COLUMBIA, South Carolina — South Carolina's unemployment rate rose again in August to 6.4 percent, putting the state above the national jobless rate, according to labor data released Friday.
The rise of six-tenths of a percentage point marked the second consecutive increase after three months without change. The numbers show more than 138,000 South Carolinians are unemployed but trying to find a job, an increase of 13,400 from July.
The national jobless rate declined slightly to 6.1 percent, the same rate as in June. South Carolina had been below the national rate since last October, according to adjusted data from the federal Bureau of Labor Statistics.
South Carolina's revised July rate was 5.8 percent, after being 5.3 percent since April. The state was last at 6.4 percent in January. Federal officials said South Carolina's August jump was the country's largest month-to-month increase.
South Carolina's rate is still better than 19 other states and the District of Columbia, including neighboring Georgia, the nation's highest at 8.1 percent, and North Carolina, at 6.8 percent.
The state's unemployment agency downplayed South Carolina's back-to-back upticks, pointing out that state unemployment in August was 1.1 percentage points lower than a year ago. Last month's rate was 5.5 percentage points lower than the state's all-time high of 11.9 percent reached in December 2009, when the state was consistently posting one of the nation's worst jobless rates.
Agency Director Cheryl Stanton said the labor force has grown to nearly 2.2 million people, "signaling that individuals are entering the job market, actively pursuing the nearly 70,000 available jobs."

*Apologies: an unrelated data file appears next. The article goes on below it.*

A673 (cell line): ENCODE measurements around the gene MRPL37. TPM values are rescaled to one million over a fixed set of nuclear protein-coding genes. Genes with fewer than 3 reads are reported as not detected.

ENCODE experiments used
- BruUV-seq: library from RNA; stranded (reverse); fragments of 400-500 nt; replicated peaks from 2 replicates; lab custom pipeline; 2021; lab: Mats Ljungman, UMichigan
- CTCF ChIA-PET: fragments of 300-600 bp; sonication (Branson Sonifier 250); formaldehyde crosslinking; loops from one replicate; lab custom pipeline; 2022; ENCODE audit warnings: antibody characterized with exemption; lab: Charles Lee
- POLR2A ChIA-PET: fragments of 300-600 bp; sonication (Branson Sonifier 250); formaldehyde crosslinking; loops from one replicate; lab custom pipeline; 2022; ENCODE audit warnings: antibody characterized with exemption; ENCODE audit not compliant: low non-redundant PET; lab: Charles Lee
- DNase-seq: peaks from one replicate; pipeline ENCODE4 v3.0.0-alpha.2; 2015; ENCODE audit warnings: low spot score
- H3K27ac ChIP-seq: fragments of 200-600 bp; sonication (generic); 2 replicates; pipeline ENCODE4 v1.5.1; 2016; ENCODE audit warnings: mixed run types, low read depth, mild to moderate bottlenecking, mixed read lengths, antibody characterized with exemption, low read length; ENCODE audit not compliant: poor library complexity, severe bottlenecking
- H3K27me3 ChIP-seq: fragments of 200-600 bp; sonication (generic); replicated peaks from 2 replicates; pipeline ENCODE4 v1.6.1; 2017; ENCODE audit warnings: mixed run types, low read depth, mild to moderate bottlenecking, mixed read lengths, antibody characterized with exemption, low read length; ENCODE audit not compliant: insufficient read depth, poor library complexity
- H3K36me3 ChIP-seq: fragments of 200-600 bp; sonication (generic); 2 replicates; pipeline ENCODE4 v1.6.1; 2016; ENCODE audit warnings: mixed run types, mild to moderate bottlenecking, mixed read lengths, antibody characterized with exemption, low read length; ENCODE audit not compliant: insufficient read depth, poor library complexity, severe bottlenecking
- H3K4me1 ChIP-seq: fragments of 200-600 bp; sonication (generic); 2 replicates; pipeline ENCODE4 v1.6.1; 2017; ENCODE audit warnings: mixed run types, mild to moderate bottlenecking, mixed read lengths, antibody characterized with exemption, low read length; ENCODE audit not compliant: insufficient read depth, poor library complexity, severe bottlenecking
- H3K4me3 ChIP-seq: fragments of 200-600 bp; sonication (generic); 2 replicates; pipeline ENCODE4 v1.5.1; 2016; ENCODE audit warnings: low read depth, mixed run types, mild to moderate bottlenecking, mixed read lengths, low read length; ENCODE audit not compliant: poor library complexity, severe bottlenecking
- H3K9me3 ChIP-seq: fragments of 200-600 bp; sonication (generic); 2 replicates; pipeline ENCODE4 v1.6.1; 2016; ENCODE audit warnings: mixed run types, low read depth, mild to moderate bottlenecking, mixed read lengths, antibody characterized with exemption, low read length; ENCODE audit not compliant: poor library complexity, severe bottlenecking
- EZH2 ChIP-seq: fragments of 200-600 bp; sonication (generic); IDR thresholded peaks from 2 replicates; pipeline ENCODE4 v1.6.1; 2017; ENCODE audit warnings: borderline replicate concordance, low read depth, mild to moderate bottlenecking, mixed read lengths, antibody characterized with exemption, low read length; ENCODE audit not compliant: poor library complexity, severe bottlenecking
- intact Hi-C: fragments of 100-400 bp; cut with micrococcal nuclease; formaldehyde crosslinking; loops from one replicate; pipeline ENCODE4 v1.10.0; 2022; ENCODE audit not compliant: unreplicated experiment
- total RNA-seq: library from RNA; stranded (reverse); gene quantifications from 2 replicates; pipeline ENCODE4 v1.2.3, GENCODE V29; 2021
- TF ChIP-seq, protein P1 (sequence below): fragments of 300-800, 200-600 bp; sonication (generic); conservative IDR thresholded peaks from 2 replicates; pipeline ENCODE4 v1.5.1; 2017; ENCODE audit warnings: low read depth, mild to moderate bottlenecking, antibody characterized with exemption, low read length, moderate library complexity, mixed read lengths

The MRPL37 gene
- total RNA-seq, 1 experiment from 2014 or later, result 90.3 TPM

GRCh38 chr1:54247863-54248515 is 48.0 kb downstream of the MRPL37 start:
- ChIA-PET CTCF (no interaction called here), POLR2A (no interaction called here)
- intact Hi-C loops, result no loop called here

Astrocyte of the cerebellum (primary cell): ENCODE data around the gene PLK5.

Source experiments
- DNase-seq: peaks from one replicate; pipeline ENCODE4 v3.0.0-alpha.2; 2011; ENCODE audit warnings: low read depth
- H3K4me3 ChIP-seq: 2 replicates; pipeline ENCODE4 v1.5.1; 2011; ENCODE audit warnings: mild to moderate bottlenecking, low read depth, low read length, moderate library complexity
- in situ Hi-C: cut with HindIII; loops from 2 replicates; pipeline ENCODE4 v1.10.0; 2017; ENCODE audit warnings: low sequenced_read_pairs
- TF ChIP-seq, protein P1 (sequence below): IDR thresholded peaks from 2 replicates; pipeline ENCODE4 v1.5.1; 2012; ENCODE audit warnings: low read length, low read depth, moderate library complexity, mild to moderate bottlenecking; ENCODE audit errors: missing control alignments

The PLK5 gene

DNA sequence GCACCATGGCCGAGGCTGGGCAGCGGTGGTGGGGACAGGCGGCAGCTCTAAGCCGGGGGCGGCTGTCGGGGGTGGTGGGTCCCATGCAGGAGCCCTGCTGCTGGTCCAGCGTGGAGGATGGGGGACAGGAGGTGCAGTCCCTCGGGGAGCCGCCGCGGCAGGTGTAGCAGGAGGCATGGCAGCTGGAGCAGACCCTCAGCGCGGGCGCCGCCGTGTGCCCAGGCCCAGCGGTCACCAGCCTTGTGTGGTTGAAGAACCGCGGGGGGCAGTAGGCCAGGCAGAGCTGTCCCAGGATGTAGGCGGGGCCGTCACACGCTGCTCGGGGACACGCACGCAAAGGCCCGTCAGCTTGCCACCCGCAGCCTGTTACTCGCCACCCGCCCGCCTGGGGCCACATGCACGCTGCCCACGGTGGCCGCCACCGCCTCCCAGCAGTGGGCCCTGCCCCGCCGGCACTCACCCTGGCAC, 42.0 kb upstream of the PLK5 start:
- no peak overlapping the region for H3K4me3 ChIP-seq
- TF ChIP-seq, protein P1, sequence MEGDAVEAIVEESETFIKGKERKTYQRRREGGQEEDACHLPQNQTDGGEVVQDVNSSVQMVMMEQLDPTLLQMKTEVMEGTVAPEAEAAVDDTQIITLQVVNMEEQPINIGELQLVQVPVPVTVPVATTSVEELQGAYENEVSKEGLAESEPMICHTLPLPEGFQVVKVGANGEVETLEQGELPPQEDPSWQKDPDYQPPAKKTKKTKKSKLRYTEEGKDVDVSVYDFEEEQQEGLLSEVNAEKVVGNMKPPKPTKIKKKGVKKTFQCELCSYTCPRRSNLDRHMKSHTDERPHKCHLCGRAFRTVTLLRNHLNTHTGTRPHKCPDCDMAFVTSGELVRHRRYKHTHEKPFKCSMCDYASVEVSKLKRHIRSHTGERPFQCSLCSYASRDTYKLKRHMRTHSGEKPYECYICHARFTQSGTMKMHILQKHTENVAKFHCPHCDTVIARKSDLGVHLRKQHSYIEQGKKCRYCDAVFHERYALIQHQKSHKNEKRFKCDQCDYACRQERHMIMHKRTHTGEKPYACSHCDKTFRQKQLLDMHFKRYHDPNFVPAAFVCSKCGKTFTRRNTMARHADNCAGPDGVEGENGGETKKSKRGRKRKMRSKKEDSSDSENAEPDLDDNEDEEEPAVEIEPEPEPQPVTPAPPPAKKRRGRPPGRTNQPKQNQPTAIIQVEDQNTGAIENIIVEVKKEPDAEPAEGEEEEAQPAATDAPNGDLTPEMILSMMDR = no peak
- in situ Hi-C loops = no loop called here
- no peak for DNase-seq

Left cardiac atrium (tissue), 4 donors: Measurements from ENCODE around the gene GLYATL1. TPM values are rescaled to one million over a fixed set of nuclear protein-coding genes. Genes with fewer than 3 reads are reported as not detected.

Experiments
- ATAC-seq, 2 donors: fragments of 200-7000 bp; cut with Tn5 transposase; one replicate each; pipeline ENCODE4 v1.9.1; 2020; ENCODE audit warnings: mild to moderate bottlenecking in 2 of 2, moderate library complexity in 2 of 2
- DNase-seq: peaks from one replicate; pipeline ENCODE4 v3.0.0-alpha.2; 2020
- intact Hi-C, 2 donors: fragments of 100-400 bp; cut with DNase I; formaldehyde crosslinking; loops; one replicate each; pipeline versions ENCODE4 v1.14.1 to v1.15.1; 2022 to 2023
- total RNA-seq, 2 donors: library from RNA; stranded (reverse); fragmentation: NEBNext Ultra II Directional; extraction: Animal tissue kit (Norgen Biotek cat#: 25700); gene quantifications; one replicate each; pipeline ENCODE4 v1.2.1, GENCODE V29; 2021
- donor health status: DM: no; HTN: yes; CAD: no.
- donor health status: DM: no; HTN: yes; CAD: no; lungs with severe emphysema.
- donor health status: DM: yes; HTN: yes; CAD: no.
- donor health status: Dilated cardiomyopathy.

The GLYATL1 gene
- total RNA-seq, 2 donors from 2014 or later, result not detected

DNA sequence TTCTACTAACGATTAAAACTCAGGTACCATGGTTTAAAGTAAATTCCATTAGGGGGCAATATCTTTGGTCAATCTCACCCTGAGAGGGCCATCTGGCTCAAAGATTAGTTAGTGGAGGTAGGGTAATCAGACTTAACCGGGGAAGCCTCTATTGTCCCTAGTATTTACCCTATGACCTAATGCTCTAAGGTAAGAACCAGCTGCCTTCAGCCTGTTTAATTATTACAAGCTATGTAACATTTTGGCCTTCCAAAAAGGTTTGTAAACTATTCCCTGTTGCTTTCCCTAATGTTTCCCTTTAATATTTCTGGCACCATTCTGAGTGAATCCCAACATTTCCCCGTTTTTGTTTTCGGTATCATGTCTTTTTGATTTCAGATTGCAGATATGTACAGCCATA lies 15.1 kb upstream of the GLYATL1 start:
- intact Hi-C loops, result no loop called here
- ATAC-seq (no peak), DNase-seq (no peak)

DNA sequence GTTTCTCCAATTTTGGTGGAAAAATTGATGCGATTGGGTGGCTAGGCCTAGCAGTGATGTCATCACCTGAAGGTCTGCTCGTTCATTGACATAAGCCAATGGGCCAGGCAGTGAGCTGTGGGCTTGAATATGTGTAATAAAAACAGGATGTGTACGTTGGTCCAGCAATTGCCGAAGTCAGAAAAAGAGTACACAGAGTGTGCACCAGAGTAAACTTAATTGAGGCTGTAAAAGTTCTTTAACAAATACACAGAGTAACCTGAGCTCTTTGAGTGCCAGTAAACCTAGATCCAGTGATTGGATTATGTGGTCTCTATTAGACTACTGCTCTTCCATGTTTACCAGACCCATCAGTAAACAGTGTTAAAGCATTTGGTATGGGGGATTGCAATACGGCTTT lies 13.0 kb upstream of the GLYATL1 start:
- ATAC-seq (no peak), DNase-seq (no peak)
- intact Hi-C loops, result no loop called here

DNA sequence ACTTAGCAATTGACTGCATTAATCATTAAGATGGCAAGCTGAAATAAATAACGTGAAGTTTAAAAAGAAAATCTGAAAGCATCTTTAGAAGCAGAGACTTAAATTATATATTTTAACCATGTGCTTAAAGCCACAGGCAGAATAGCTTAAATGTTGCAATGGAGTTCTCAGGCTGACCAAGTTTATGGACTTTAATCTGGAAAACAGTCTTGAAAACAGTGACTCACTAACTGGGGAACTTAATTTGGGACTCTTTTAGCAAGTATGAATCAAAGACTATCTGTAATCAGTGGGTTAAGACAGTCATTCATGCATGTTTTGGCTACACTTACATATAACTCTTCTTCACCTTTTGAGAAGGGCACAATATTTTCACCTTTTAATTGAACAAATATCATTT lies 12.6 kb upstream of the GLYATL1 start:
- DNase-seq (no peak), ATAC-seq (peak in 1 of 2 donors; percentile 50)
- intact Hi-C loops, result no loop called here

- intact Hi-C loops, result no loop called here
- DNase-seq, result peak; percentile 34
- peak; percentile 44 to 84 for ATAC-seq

However, while the labor force grew by 5,750 people during the month of August, it declined by 6,300 over the last year, according to the agency's release.
The jobless rate increased in all 46 counties in August. Rural Bamberg County, where Gov. Nikki Haley grew up, posted the worst rate of 13.3 percent. It was among eight counties with unemployment at 10 percent or more, compared to four in July. Lexington and Greenville counties fared the best in August at 5.8 percent.
Haley spokesman Doug Mayer said South Carolinians should be proud of the state's progress during her tenure.
"Growing our economy and getting the hard-working people of our state into jobs and positions to better take care of their families has been one of Gov. Haley's top priorities and it will always be," Mayer said.
Independent gubernatorial candidate Tom Ervin countered that the rising rate shows people are desperately searching for work to provide for their families.
"While Gov. Haley's view from her mansion might be rosy, one in five South Carolinians are living in poverty. That's simply unacceptable," he said.
South Carolina's biggest job gains in August came in education and health services, hospitality, and manufacturing, which posted a combined growth of 5,000 jobs, when seasonally adjusted. The state unemployment agency notes that employment historically grows during the month of August as schools gear up. Unadjusted numbers show education and health services added 3,200 jobs in August.